Descendants Brighten Pages of History
Sunday July 7, 1968
(contributed by Bob Jones)
The Miami Herald - Page 5-H
Florida Minorcans-200 Years Later
By NIXON SMILEY
Herald Staff Writer

NEW SMYRNA BEACH. –
It’s been two centuries since (unreadable six words) colonists, hopeful of starting a better way of life in the New World,
landed in this palm-fringed spot on Florida’s East Coast.

Although the colony was a spectacular failure, the offspring of the survivors have contributed a colorful chapter of the
history of the New World. Among them have been outstanding men of letters, priests, soldiers, businessmen, political
leaders, fishermen, unique and unforgettable characters.

Stephen Vincent Benet, whose ancestors came with the Minorcan colony – as it became known – was awarded the
Pulitzer prize in 1929 for his book length poem, “John Brown’s Body.” Benet’s brother William Rose Benet, was a founder
of the “Saturday Review of Literature.”

The father of the Benet brothers was a general in the U.S. Army [Editor note:
General Stephen Vincent Benet, while
their grandfather,
Pedro Benet, one of St. Augustine’s most colorful characters, was known as the “King of the
Minorcans.” He was a political leader before and during the Civil War.

A relative, Charles (Bossy) Benet – who pronounced his name like Bennett – was St. Augustine’s Marshal for several
years after the turn of the century.
* * *
OLD TIMERS remember when Bossy whipped out his revolver at a council meeting and shot a councilman. Bossy had
asked the council to buy new uniforms for the police force. Councilman John Papino got up to speak against the motion.
Bossy ordered him to sit down and keep quiet.

The offended councilman shook his fist in Bossy’s face and informed him he had no right to speak like that. Whereupon
Bossy shot the councilman in the face. The councilman survived and so did Bossy. (
See the shooting of John Papino)

For nearly a century, from the time Spain ceded Florida to the United States 1821 until just before World War I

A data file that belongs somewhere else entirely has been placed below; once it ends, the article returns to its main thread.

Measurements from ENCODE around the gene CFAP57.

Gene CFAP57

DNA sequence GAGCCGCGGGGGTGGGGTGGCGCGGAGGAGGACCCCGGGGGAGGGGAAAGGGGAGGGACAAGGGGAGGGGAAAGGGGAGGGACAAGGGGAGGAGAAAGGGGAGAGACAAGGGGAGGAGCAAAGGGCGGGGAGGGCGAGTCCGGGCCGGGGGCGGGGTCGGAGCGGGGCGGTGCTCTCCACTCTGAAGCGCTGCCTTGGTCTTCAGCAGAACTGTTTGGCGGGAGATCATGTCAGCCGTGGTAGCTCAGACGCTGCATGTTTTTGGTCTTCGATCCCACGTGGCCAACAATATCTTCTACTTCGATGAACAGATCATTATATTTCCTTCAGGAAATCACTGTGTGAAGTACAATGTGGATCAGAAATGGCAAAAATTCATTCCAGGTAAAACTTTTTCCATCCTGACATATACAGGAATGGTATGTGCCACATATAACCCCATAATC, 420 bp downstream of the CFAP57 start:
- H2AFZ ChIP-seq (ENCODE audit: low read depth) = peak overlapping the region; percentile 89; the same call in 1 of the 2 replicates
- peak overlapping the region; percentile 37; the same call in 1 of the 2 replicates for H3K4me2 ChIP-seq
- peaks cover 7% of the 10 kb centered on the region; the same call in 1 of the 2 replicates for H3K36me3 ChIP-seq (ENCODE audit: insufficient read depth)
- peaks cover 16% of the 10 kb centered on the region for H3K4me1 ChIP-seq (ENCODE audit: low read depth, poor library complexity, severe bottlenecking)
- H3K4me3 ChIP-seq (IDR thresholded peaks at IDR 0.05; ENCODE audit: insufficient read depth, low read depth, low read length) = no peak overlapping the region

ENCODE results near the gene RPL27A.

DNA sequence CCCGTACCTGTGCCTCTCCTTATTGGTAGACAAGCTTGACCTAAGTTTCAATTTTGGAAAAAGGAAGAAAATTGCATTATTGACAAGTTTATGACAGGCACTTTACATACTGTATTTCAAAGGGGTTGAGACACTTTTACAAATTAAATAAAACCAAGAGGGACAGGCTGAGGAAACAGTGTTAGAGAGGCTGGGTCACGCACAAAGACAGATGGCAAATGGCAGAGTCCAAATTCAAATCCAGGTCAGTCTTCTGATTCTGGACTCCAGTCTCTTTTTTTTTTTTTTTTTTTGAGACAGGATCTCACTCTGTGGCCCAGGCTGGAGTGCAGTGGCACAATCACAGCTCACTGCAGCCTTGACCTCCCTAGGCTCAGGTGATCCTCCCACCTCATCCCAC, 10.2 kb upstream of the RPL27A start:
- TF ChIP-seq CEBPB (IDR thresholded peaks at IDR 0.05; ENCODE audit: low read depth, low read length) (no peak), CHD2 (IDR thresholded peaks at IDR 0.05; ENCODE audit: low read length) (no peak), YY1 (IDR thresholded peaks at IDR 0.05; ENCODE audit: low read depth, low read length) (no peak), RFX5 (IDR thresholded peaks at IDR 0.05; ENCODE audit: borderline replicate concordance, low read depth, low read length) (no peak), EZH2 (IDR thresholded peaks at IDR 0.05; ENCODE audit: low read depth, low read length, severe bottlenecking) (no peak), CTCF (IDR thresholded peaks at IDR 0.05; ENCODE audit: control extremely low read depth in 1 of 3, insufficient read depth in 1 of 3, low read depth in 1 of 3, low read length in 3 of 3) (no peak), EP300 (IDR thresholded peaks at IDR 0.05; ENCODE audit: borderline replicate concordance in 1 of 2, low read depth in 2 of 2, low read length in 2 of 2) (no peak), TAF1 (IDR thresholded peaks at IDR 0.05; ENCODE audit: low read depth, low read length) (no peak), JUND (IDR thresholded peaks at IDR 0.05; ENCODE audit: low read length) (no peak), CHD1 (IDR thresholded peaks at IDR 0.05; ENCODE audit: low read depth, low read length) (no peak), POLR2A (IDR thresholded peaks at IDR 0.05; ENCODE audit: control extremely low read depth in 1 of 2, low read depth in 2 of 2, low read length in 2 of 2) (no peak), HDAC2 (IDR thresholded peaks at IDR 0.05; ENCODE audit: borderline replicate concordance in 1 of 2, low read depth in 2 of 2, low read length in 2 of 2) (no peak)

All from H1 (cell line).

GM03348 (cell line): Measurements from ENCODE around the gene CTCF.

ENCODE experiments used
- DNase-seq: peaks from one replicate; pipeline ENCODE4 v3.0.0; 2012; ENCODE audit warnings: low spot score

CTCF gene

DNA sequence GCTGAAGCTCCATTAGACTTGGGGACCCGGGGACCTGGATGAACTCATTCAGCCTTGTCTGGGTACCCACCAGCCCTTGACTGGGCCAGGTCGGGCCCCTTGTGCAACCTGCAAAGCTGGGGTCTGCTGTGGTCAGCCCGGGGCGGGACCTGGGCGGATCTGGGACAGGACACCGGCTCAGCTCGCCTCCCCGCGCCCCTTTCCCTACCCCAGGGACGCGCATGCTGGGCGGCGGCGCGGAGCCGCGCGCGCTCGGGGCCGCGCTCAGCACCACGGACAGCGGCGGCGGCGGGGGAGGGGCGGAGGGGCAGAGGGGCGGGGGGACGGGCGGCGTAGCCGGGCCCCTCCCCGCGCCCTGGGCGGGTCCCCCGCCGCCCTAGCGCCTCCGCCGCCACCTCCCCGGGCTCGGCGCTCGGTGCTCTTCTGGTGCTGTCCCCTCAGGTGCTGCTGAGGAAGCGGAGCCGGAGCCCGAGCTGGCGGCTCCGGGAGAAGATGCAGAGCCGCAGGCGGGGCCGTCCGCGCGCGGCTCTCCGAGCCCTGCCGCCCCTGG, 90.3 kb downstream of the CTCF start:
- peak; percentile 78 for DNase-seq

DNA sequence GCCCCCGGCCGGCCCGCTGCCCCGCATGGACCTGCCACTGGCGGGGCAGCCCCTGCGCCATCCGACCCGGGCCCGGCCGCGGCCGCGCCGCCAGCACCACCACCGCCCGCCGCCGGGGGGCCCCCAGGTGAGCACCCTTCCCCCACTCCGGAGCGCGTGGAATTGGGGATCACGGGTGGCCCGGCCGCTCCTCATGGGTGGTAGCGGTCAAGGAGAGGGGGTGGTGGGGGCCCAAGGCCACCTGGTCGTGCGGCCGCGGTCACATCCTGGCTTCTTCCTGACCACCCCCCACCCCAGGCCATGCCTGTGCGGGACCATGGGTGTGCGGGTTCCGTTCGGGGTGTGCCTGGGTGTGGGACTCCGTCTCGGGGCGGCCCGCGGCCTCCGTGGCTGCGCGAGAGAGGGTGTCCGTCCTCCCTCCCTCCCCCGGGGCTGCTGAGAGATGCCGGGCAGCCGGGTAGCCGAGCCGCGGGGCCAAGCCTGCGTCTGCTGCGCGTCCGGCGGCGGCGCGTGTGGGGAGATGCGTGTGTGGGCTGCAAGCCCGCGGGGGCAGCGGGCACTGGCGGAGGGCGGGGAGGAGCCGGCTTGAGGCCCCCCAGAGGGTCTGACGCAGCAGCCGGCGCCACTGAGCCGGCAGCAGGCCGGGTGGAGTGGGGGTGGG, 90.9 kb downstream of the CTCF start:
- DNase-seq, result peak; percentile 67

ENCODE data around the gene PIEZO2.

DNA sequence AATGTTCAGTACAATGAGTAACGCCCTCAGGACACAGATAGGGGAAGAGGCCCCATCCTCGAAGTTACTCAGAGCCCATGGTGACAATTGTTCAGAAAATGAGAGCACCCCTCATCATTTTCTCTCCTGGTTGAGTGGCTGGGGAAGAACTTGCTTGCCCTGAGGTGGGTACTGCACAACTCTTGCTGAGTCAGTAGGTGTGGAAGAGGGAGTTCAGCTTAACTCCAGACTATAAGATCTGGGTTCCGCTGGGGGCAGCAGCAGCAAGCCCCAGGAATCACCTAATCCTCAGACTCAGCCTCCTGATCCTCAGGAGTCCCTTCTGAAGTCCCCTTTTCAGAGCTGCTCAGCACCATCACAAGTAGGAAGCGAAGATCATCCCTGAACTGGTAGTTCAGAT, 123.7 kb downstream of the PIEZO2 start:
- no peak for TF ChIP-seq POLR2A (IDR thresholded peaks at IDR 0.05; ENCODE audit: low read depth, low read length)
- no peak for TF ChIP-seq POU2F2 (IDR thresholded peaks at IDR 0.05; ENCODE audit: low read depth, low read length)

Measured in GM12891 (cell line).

(unreadable five words) dominated by the New Smyrna colonists, who became  collectively known as “the Minorcans.”
Sticking together, they were able to capture the important political posts after Florida became a state in 1845 and hold
them.

But Minorcans disagreed among themselves as much as they did with outsiders. Strongly individualistic, hot-tempered
and aggressive they continually fought among themselves giving St. Augustine one of the most unstable governments in
Florida.

Not until recent years, after the Minorcan population was diluted by newcomers who were often quick to marry the
attractive, dark-eyed women, has St. Augustine had anything resembling a stable government.
* * *
BUT TO GET the full flavor of Minorcan history, one must return to 1768 when a Scottish physician, Dr. Andrew
Turnbull, planned with the help of money from wealthy Englishmen to establish a lucrative farm colony in Florida.
Only five years before, England had acquired Florida in exchange for Havana, which British troops had captured during
the Seven Years’ War. A Florida land boom followed. Dr. Turnbull contracted the land fever and managed to infect
several wealthy Londoners with it.

Together they obtained grants of more than 100,000 acres. Then Turnbull went to the Mediterranean, where he had
once served in the foresight service, to recruit colonists. He named the colony Smyrna, birthplace of (unreadable
sentence)

Of his colonists (unreadable sentence) he collected 200 from Greece, 100 from Italy and (unreadable words) from
Minorca. Eight vessels with 1,400 colonists on board left Gibraltar on April 17, 1768. Over ten died on the way but there
were several births.

Many of the Italians, brought to Minorca a year before departure, had married Minorcan women. So many births
occurred at sea that amid the confusion of a priest unaccountably recording one birth as “parents unknown.”
But in spite of the many births, only 1,255 arrived in Florida.

A more motley group with such a diverse background was never brought to America according to Leonard A. Usina,
President of the People’s Banks in Miami (unreadable words) who traces his ancestors to the Minorcans.

“There blood was a cross-section of the centuries of the hard traders, plunderers and political firebrands of the
Mediterranean,” said Usina, “beginning with the Phoenicians and including the Greeks, Roman’s, Carthaginians,
Vandals, Visigoths and Moors.

“Minorca long had been a convenient place for the exile of Castilians and Catalan trouble-makers, a d the blood of
these hot-headed revolutionists flowed through the vein of many Minorcans.